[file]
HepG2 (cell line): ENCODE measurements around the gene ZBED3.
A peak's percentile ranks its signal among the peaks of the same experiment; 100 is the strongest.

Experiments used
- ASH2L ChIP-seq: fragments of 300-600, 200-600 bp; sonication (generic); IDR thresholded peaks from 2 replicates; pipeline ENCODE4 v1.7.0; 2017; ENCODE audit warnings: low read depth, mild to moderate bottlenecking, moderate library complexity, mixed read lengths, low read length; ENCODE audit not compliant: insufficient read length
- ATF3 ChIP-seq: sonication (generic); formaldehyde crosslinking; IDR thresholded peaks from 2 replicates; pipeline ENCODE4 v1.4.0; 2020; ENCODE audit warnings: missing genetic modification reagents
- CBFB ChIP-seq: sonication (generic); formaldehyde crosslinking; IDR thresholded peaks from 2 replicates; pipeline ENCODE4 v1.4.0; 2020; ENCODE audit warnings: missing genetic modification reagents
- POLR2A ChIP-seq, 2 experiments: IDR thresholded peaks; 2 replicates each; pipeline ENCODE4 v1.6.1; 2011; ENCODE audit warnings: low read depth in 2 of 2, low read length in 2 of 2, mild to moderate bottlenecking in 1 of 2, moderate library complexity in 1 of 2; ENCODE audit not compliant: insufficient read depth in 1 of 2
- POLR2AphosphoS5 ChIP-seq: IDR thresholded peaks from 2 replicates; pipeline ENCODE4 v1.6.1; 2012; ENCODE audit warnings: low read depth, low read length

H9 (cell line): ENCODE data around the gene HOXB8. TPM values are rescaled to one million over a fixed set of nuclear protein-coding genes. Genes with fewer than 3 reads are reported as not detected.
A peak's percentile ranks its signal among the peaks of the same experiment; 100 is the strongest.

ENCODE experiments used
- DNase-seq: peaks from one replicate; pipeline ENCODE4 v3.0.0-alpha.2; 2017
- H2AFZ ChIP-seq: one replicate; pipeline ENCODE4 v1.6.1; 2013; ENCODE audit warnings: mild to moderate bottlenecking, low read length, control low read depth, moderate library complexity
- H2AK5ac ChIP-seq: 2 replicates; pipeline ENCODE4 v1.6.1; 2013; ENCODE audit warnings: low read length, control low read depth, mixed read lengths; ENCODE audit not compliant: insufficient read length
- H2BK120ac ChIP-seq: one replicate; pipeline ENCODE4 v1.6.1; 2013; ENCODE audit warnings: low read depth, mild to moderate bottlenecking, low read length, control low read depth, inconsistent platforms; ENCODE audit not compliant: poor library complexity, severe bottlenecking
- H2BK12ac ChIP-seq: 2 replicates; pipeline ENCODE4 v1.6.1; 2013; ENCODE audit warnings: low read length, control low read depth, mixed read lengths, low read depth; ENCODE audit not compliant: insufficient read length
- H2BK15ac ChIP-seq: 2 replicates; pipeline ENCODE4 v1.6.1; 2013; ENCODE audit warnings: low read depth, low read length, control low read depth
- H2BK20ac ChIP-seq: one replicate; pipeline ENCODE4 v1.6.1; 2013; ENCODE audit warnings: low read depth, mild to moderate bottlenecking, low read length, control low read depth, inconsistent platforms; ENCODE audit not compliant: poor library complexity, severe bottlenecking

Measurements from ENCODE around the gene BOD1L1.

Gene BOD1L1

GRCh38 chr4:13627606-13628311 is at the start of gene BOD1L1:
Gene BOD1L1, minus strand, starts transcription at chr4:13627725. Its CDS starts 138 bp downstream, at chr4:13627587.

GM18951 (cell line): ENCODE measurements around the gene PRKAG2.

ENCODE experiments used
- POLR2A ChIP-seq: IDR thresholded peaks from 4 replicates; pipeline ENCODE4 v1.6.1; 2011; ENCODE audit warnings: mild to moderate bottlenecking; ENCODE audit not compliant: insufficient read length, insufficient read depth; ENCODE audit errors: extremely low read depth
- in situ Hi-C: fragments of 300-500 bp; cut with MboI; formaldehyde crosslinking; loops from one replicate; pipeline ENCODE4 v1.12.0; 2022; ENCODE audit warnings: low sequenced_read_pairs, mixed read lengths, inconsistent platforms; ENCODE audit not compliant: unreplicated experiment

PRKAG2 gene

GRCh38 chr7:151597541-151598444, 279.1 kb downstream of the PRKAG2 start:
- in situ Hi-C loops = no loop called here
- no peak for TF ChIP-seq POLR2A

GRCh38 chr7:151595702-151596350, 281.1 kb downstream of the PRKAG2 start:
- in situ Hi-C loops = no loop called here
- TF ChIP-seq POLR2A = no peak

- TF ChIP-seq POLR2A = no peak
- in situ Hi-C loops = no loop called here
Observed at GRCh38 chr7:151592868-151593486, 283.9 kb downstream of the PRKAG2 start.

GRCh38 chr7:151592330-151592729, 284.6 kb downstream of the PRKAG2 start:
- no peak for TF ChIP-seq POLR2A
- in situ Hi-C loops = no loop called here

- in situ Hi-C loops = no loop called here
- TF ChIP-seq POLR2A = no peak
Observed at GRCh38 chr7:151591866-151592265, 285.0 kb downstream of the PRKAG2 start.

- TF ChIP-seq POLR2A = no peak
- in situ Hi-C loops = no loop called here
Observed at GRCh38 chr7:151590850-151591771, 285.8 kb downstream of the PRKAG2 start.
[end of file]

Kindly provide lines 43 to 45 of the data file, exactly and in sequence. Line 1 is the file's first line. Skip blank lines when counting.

- TF ChIP-seq POLR2A = no peak
- in situ Hi-C loops = no loop called here
Observed at GRCh38 chr7:151590850-151591771, 285.8 kb downstream of the PRKAG2 start.